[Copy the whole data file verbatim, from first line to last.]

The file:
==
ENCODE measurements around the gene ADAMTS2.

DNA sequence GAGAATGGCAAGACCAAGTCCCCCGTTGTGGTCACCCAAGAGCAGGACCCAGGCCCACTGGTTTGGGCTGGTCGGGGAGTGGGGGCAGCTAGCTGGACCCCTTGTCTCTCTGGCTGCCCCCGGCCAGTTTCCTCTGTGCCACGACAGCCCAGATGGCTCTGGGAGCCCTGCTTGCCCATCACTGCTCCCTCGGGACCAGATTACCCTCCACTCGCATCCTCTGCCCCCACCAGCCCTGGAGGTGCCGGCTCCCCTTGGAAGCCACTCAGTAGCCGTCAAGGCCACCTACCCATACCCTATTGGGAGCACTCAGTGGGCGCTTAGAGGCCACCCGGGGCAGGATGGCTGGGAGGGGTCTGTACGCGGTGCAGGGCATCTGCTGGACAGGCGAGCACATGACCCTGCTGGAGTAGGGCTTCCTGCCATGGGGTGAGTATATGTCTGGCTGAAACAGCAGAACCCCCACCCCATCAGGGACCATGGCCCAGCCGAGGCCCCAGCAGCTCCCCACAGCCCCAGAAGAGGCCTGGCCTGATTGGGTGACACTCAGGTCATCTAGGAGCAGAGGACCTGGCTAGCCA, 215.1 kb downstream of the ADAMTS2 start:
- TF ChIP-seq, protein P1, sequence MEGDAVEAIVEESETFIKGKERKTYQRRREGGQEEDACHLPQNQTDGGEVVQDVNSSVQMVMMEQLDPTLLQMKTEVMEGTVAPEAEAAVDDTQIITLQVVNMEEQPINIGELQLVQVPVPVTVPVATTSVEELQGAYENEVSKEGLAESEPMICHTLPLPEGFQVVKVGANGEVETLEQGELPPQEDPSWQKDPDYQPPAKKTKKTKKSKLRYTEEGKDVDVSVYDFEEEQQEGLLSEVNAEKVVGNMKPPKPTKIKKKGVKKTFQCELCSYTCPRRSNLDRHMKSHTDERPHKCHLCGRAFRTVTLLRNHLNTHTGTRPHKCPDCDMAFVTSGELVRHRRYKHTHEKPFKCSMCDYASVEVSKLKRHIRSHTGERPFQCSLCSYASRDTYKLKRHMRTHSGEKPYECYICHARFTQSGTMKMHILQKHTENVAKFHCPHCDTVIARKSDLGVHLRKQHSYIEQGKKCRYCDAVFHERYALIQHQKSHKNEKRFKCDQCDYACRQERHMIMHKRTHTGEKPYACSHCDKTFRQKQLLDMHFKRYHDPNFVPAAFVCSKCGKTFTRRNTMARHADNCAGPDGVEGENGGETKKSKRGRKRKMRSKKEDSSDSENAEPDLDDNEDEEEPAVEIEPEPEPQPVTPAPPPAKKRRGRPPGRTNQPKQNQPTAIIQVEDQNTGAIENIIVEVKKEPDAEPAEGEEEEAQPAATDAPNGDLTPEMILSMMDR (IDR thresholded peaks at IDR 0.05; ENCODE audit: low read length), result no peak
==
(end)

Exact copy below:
ENCODE measurements around the gene ADAMTS2.

DNA sequence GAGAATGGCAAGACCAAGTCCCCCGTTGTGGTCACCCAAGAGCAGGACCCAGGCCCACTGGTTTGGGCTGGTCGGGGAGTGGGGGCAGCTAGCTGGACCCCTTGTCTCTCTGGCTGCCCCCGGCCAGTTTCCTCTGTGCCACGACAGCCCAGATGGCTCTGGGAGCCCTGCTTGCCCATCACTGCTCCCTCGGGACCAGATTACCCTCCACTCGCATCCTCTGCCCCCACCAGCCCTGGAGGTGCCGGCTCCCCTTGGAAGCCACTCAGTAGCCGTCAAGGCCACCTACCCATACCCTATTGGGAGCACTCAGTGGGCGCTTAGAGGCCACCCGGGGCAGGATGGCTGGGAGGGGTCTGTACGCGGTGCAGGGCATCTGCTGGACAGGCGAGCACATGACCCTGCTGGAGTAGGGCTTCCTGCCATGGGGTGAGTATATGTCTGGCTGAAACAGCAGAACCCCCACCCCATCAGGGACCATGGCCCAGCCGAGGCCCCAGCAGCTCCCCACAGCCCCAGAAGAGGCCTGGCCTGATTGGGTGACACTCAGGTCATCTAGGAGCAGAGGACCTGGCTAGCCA, 215.1 kb downstream of the ADAMTS2 start:
- TF ChIP-seq, protein P1, sequence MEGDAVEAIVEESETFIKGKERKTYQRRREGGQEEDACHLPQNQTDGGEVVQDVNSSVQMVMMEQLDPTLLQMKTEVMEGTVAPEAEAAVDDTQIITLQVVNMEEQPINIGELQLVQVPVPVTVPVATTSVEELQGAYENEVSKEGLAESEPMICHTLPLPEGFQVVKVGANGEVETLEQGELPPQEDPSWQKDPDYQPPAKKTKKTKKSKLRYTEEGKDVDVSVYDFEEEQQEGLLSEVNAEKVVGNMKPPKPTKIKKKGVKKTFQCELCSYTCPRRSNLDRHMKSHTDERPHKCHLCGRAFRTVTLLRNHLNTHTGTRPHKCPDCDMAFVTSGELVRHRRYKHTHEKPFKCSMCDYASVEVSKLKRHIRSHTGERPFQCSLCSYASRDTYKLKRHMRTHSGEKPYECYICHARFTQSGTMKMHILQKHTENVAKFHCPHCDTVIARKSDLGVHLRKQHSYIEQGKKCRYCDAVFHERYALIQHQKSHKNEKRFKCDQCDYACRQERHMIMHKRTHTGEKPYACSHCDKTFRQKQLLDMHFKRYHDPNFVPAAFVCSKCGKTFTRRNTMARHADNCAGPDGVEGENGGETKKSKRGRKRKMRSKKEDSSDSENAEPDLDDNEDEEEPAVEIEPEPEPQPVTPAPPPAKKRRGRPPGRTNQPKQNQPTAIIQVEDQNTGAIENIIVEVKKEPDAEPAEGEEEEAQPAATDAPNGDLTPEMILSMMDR (IDR thresholded peaks at IDR 0.05; ENCODE audit: low read length), result no peak